George Bernard Shaw used his writing to explore and challenge political issues such as the injustices of the class system. His play Pygmalion was written in 1912, and it tells the story of a cockney flower seller called Eliza Doolittle. The plot charts her relationship with Henry Higgins, a professor of Linguistics, who makes a bet with his friend, Colonel Pickering, that he can transform Eliza, into a lady, through changing the way that she speaks.
My Fair Lady by Lerner and Loewe
My Fair Lady, the 1950s musical based on this play, was written by Alan Jay Lerner and Frederick Loewe. Other writers, such as Rodgers and Hammerstein, the writers of Oklahoma, had given up on this task because Shaw’s play did not follow the traditional pattern of many romantic musicals. One concern was that many of the scenes took place only between Eliza, Higgins and Pickering, which left little room for a chorus of voices. Another complication was that Shaw’s ending was very different to the normal romantic ending associated with musicals.
Shaw’s ending showed Eliza walking away from Higgins. This was important to his political message because he wanted to show Eliza as an assertive, independent woman. In Lerner and Loewe’s musical, however, the ending was changed to indicate some romantic hope for the relationship between Eliza and Higgins.
The Scenes in My Fair Lady
The opening of My Fair Lady takes place on a rainy night in London. In this scene many opera goers are waiting around for cabs in Covent Garden. Eliza Doolittle, a cockney flower girl, runs into an elegant young man called Freddy and complains because he has scattered her flowers. Her abusive language attracts the attention of Higgins who sings ‘Why can’t the English teach their children how to speak?” This first scene also allows Eliza to express her hopes and dreams in the song ‘Wouldn’t it be lovely’. In this song, she longs for a warm home and a loving relationship. Higgins meets Pickering and mentions that he could easily change Eliza’s speech to turn her into a lady.
Many of the scenes, in Shaw’s play, show Higgins working phonetically with Eliza in order to transform her speech. These scenes are also very important in My Fair Lady. The famous song ‘The Rain in Spain’ marks the moment when Eliza finally starts to understand the kind of speech which is expected from a grand lady. Higgins and Pickering are very excited and shout ‘she’s got it’ in this scene.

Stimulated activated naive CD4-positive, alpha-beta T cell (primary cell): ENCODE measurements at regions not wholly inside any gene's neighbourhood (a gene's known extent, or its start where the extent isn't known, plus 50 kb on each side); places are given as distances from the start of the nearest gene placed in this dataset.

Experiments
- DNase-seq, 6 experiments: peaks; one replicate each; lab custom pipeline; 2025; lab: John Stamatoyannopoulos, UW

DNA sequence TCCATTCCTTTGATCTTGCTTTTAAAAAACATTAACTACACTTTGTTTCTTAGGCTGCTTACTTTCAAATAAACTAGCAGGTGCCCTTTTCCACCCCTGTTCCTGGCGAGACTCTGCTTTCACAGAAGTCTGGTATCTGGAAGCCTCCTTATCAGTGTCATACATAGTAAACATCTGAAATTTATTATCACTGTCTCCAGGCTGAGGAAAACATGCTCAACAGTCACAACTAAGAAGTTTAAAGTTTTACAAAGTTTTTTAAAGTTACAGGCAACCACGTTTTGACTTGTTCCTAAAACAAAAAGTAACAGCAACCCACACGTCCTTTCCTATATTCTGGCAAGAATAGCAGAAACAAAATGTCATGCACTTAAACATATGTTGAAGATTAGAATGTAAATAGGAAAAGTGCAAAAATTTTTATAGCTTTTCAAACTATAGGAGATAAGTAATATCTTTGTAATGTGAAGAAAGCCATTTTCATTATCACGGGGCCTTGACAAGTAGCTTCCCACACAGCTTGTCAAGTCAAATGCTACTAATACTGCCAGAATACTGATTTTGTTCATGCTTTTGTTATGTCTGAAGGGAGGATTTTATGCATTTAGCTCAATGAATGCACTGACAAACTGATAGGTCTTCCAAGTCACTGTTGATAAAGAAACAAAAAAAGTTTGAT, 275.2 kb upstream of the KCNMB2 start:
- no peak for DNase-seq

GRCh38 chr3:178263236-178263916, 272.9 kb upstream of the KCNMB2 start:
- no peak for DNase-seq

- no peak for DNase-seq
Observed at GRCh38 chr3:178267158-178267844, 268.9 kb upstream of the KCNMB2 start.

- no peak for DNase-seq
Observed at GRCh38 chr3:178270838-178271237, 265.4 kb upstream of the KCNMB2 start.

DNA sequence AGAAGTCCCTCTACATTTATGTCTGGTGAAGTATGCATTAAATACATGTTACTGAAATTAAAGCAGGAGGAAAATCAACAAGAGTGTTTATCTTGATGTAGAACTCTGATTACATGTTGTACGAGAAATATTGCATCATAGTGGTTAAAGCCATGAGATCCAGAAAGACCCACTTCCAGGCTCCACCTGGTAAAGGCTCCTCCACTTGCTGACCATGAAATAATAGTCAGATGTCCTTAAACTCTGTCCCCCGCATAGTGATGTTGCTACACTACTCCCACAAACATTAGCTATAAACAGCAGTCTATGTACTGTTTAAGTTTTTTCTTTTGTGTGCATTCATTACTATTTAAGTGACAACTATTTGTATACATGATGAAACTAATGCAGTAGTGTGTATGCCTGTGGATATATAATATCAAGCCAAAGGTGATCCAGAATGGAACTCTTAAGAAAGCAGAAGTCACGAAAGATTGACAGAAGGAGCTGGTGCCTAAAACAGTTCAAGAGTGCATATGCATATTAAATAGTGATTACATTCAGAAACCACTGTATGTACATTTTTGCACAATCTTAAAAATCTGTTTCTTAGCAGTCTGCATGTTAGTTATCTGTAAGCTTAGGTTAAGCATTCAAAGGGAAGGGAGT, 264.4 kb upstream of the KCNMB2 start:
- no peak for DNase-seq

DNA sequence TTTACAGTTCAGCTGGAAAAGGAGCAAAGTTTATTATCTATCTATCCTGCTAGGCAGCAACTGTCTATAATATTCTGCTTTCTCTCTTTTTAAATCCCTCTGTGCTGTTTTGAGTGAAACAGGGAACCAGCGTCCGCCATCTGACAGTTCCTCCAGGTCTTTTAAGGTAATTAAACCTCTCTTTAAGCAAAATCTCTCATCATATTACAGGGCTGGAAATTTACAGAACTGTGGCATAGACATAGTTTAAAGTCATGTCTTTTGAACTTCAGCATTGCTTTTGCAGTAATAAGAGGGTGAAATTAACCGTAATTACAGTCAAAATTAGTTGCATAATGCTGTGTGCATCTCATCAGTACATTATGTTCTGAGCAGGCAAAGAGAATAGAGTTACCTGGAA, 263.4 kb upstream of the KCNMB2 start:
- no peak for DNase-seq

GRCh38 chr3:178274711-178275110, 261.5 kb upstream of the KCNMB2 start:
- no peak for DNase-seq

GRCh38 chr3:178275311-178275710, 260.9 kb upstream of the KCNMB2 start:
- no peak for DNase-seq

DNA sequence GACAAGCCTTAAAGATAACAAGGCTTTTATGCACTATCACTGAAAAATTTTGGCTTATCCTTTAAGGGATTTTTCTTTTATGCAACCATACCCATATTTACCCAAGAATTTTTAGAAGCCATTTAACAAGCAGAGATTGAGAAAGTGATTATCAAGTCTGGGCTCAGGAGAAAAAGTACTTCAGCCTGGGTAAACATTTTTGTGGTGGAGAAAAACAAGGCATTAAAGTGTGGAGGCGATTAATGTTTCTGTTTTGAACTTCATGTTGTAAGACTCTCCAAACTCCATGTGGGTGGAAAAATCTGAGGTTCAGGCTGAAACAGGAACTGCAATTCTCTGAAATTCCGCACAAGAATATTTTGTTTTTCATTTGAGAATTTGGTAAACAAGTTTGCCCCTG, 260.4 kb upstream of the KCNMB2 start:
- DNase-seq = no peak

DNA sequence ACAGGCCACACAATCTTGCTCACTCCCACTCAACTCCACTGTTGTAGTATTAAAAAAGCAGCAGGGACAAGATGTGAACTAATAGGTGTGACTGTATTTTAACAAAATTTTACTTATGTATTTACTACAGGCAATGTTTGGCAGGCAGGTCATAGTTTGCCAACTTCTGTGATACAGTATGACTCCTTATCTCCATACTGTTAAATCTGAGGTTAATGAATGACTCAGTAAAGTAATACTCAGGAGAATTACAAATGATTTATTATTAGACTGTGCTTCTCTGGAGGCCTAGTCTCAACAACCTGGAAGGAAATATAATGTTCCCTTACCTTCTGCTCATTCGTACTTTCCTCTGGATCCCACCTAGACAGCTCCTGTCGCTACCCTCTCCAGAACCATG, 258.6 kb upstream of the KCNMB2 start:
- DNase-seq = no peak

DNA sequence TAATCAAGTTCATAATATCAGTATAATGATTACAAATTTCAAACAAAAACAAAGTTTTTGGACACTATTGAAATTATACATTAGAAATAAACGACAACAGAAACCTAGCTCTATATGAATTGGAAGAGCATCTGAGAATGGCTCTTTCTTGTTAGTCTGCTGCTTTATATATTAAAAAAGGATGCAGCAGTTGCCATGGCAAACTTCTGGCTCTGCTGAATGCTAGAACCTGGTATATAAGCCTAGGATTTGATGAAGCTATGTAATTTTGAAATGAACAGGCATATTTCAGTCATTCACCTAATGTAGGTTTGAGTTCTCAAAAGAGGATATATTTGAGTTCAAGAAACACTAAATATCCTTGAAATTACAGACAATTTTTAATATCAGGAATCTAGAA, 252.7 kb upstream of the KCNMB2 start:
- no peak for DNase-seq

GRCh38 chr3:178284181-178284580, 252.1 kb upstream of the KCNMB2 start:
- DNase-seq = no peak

My Fair Lady and Class Differences
My Fair Lady, like the original play, is used to debate whether a rich life is actually better than a working class life. Eliza’s father, a dustman, is used to explore this idea further. When he becomes rich, later in the story, he feels compelled to change his moral values to match his fortunes. The song ‘Get me to the church on time’ is used to show his feelings of anxiety concerning marriage.
Another interesting scene is Eliza’s visit to Ascot where Eliza meets Freddy again. In this case, the chorus are dressed up in elaborate hats and outfits to represent the upper classes.
However, whilst the chorus sing about the Dukes and Earls who are attending Ascot Eliza almost blows her cover by talking about her aunt drinking gin and then by shouting abuse as one of the horses. Ironically, it is these linguistic mistakes that make Freddy fall in love with her. He is fascinated by her differences. He then takes on the role of the traditional, devoted lover, in this musical, when he stands outside her door and sings ‘On the street where you live’.
Higgins and Eliza
Higgins’ feelings towards Eliza are not so straightforward. His mother accuses him of treating her like a ‘living doll’ and, until she walks away, he sees her in terms of his bet with Pickering, since she will enable him to win it. Once she has gone, he sings that he has grown ‘accustomed to her face’. This song is wistful and it shows that Higgins is at last reflecting upon Eliza as a real person.
In My Fair Lady, Eliza does not have an idealistic, happy ending. She tells Higgins that Freddy loves her and wants to marry her, but a part of her wishes that Higgins had left her ‘in the gutter’ where he found her. In Shaw’s play, she broke away from Higgins forever, but, in the musical, she does return to him. The ending is ambiguous but it provides a hint of hope that fits more easily into the romantic, musical genre.
Shaw did not want his play to be turned into a musical which might be because he feared that his political intentions would be lost in the desire to entertain. My Fair Lady, however, clearly communicates his message that transformation can be painful and that the differences between classes are not always clear cut. It also provides wonderful, musical entertainment.
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